Scary Church

My wife loaded up the compact car already full with two 6’3”grown men and we set out to tour prospective colleges with our son Clinton.  Ten hours later we found ourselves in a high desert ranching community in Montana.  I have had a romantic attachment with Montana for many years and that only intensified with the epic and Pulitzer Prize winning novel Lonesome Dove, by Larry McMurtry.  It is safe to say I vicariously hoped my son would land in this mythic place of hope and rugged beauty.

Clinton has wrestled with church since his days at a private Christian high school.  The idea of attending a large gathering of people who emote during praise songs, weep, and clap to the beat of bubble-gum Top 40 type tunes is tortuous to him.  It gets worse when a talking head at the front of the room moralizes about how a person is supposed to live when that speaker does not even know the person to whom he is speaking.  Add to that the incongruent behavior of many Christians he knew in high school and the increasingly influential impact his non-church-attending friends have on his world view, it is safe to say that Clinton has not exactly been warm to faith in conventional ways for a long time.

But on this day in Montana, we were going to find a church for Clinton, dadgumit.  So we looked up a few churches to scout out.

After a breakfast of stale cinnamon rolls and a bowl of cereal at the Days Inn, we set out to find the churches in time for worship.  If we didn’t like the looks of one, the town was small enough to quickly find the others and be on time.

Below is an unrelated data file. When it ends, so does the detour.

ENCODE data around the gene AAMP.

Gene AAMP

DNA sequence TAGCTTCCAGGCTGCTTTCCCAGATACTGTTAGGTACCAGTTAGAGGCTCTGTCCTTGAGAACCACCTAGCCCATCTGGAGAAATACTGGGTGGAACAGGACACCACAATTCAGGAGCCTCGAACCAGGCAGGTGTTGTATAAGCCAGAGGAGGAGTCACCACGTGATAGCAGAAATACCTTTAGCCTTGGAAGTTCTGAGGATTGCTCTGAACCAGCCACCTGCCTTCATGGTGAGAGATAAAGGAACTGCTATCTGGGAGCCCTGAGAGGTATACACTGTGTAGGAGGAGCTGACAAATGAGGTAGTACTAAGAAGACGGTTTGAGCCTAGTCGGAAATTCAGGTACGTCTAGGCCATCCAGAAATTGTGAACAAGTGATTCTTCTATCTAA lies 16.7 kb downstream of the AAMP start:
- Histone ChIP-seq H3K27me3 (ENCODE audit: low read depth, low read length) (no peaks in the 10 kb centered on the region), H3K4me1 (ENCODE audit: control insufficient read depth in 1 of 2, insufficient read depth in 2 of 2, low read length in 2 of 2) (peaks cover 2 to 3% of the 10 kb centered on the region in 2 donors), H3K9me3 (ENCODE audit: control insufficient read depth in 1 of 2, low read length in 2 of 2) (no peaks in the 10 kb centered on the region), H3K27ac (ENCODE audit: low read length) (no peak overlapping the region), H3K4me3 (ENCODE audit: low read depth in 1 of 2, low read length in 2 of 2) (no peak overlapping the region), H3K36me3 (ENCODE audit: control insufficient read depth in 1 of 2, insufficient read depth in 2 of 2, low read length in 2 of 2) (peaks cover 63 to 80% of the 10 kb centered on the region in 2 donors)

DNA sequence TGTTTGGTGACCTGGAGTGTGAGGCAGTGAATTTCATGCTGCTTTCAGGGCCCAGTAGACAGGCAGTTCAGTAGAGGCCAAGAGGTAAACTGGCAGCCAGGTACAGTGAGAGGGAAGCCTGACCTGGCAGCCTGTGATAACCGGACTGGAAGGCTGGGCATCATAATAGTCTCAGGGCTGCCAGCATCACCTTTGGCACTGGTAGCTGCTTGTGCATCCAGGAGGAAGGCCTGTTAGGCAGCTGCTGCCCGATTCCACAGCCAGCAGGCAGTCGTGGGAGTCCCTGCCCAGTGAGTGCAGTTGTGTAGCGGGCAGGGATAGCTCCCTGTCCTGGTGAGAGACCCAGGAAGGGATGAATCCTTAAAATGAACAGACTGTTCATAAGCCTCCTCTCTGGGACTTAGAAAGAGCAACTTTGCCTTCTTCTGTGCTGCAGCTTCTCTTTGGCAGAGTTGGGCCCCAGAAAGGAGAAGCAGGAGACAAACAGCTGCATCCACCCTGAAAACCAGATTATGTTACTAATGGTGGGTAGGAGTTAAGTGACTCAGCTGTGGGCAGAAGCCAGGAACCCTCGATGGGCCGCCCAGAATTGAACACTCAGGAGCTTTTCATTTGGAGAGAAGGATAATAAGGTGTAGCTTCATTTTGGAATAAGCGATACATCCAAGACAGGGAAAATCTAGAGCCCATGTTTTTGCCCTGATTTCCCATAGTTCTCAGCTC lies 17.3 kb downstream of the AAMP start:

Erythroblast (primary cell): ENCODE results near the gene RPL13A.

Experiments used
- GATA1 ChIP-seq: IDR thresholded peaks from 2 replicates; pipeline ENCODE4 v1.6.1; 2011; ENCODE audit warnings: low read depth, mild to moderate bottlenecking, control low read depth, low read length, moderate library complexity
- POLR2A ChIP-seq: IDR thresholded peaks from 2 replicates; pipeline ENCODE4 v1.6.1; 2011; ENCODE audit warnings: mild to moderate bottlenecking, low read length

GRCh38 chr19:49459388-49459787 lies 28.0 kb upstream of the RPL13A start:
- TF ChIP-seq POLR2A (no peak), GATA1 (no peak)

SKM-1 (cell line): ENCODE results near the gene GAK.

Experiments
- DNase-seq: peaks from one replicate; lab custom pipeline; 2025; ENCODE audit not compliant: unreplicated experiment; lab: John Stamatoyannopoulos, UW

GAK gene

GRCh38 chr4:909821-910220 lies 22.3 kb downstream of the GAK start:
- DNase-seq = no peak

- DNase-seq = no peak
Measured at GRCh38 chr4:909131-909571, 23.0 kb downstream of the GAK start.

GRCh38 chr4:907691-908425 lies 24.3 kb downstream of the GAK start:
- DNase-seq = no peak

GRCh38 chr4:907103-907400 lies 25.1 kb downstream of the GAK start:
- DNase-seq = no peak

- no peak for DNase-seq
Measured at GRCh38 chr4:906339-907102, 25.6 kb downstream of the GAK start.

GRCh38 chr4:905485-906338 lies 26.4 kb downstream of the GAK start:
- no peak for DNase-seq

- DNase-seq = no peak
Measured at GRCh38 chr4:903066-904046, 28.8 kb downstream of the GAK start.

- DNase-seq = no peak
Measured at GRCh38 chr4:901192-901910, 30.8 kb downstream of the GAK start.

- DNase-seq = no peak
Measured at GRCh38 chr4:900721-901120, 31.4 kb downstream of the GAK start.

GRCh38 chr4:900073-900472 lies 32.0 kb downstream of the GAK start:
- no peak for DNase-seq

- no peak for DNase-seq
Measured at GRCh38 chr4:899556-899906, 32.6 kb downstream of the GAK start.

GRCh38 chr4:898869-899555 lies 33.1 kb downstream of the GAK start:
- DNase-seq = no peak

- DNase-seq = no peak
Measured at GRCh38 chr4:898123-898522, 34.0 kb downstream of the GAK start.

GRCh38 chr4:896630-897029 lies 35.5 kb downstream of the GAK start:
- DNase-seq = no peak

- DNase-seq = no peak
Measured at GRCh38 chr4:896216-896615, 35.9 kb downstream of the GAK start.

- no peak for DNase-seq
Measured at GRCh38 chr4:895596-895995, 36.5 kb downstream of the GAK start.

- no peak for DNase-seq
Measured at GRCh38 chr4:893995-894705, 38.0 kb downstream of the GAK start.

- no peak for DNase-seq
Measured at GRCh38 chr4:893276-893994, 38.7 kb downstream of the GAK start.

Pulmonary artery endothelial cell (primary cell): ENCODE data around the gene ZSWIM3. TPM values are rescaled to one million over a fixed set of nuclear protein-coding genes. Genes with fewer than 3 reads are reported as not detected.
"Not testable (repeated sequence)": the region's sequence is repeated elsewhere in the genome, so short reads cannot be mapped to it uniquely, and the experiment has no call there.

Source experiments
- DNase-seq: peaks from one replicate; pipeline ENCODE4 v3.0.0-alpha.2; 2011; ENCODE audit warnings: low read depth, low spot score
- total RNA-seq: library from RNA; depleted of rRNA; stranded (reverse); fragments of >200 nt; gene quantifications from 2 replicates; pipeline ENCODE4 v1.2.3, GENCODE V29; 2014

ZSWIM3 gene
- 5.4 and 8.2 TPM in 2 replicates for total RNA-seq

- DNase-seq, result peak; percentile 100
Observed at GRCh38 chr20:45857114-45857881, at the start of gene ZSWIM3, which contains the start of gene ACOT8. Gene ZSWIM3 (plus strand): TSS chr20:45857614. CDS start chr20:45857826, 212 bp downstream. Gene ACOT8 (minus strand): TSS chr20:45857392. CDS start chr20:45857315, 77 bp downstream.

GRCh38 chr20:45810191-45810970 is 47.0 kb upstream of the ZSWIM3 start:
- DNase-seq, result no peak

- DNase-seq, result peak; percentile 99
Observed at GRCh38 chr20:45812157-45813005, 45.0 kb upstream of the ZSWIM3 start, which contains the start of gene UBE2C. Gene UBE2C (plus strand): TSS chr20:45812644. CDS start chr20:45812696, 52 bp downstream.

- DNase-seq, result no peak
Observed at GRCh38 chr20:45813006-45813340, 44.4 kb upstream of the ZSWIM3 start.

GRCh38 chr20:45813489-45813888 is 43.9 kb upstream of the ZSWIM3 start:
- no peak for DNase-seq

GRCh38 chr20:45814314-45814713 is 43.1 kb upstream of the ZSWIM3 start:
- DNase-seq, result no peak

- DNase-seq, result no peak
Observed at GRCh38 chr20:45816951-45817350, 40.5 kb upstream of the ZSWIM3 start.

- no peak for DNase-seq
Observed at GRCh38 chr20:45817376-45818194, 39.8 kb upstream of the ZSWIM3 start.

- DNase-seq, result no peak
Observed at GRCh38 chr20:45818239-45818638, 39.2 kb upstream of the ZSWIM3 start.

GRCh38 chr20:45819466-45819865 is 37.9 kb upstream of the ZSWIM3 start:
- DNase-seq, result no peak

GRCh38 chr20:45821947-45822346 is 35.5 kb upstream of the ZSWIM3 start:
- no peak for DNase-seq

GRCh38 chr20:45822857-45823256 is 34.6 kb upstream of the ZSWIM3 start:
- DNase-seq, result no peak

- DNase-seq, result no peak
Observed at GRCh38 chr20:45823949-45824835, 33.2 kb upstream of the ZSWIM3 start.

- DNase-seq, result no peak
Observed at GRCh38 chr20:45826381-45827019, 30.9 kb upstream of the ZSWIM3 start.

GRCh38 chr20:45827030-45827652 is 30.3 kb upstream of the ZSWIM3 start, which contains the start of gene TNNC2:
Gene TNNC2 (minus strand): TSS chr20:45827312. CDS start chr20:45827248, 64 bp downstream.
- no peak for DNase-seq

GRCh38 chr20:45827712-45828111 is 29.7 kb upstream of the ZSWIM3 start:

We drove by the Southern Baptist church first, because, well—it’s what we are.  We drove into the gravel parking lot slowly, taking it all in.  It was a cute, little brown faux log cabin building.  Only six or eight cars were parked.  As we made a turn to exit the lot, we noticed an open upstairs window. Faces were smiling and arms were waving at us.  It felt creepy to be honest, like they were stranded on a deserted island and were waving at a passing search plane.  They seemed a little too desperate for attenders.

I didn’t mean for the car to spin gravel back at them when I accelerated out of the parking lot.

Next, we went to the other Baptist church in town.  The parking lot was full of pickup trucks with a few cars here and there.  A full parking lot was a good sign, right?

The music had begun; we could hear it as we approached the front door.  It had a marching band cadence and rhythm.  The greeters wore polyester suits and ties and—cowboy boots.  Okay, we’re in Montana after all.

We thanked the men for the bulletin. They opened the door for us and the staccato rhythm of the hymns almost pushed us back out the door.  They were singing full-throated as if to yell the devil back into the abyss.  We found a place on the back pew and stood—because they were standing—and tried to sing along.  Even though my wife and I had been in the church all of our lives, we didn’t recognize the hymn.  We three stood stoically, eyes darting furtively around at the polyester clad congregation.  I leaned over to Clinton and said, “Walmart must have an outlet store in this town.”

About that time a stern looking man pushed a smile up from the corners of his mouth and thrust an open hymn book at me.  I’m not sure this was an act of kindness or an effort to get us to conform to the collective and sing.  I took the hymnal and nodded at the man.